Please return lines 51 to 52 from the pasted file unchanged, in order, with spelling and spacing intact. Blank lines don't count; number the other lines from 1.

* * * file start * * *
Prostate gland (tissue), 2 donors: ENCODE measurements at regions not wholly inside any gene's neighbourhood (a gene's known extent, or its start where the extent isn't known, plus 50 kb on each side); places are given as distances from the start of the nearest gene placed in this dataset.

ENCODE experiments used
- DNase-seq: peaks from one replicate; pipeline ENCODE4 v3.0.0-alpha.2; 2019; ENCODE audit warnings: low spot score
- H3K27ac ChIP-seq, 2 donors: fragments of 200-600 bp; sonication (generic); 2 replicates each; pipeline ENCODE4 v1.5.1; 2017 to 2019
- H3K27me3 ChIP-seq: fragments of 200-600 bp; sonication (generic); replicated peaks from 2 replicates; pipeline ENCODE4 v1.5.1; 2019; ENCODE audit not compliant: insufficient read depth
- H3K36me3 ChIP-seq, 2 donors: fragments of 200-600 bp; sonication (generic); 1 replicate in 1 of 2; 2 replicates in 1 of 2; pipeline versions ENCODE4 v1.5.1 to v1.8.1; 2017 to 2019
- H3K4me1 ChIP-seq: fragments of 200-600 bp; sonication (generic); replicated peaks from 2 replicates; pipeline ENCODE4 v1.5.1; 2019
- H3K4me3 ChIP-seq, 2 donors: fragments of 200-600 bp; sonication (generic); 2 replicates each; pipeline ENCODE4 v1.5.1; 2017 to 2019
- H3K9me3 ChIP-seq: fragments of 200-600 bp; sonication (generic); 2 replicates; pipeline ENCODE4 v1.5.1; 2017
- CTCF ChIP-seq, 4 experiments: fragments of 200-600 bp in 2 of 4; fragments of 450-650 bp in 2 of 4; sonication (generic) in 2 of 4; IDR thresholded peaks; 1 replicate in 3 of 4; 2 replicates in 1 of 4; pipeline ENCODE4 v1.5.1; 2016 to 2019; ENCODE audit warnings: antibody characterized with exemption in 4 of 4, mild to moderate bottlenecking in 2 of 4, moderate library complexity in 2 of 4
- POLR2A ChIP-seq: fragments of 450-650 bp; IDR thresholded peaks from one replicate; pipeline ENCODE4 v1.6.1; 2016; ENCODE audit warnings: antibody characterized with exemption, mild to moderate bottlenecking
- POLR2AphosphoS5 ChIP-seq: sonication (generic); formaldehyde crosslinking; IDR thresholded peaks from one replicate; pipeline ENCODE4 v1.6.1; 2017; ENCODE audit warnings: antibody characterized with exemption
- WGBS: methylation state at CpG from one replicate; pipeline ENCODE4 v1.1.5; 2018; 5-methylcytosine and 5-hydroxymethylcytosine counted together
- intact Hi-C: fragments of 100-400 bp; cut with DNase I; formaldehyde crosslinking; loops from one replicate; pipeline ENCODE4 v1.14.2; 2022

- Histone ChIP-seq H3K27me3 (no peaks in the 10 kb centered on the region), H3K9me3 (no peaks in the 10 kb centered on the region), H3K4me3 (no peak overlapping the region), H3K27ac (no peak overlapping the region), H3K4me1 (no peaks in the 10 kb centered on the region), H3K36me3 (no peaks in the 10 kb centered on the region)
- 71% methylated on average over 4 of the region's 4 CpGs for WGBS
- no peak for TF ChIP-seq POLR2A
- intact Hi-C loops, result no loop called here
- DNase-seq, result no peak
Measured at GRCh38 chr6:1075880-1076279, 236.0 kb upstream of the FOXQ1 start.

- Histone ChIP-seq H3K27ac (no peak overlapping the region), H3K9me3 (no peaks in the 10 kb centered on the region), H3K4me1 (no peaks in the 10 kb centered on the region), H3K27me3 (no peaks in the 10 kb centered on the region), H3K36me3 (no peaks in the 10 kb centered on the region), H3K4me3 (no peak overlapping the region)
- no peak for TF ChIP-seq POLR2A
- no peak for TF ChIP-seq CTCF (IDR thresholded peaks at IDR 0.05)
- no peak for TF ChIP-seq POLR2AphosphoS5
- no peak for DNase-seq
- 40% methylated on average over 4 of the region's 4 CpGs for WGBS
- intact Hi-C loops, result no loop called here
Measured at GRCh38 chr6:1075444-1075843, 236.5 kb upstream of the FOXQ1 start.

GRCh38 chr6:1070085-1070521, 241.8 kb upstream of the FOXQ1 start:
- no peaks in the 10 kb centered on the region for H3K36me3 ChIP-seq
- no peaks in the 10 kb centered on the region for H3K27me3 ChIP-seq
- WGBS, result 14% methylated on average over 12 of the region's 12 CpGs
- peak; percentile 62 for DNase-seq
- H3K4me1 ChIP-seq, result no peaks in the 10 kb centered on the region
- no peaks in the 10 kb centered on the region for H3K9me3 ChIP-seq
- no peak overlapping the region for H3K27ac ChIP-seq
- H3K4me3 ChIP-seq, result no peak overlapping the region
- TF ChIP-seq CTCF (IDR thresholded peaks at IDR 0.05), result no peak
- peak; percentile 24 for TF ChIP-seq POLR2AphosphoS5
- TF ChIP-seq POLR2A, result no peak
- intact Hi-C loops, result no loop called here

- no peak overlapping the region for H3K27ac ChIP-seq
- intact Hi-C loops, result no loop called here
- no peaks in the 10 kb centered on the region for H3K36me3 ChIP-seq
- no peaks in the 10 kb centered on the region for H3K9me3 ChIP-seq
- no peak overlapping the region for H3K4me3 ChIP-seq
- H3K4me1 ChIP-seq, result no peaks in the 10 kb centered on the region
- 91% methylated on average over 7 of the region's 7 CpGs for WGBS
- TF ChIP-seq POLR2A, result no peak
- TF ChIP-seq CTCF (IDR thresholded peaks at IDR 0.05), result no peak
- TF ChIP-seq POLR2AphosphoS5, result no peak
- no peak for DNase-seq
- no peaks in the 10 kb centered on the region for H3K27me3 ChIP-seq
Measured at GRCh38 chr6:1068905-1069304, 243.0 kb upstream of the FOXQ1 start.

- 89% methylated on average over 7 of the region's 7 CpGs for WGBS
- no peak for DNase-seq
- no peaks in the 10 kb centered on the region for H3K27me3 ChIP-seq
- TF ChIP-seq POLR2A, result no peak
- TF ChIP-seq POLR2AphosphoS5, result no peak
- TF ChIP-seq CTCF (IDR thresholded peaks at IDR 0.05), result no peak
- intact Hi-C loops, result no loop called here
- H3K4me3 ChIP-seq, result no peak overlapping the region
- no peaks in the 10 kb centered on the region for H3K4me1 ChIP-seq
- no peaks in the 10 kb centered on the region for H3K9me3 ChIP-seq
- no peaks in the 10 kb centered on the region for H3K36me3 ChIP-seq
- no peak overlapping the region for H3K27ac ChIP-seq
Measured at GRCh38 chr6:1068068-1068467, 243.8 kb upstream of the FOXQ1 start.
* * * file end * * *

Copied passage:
- TF ChIP-seq POLR2AphosphoS5, result no peak
- no peak for DNase-seq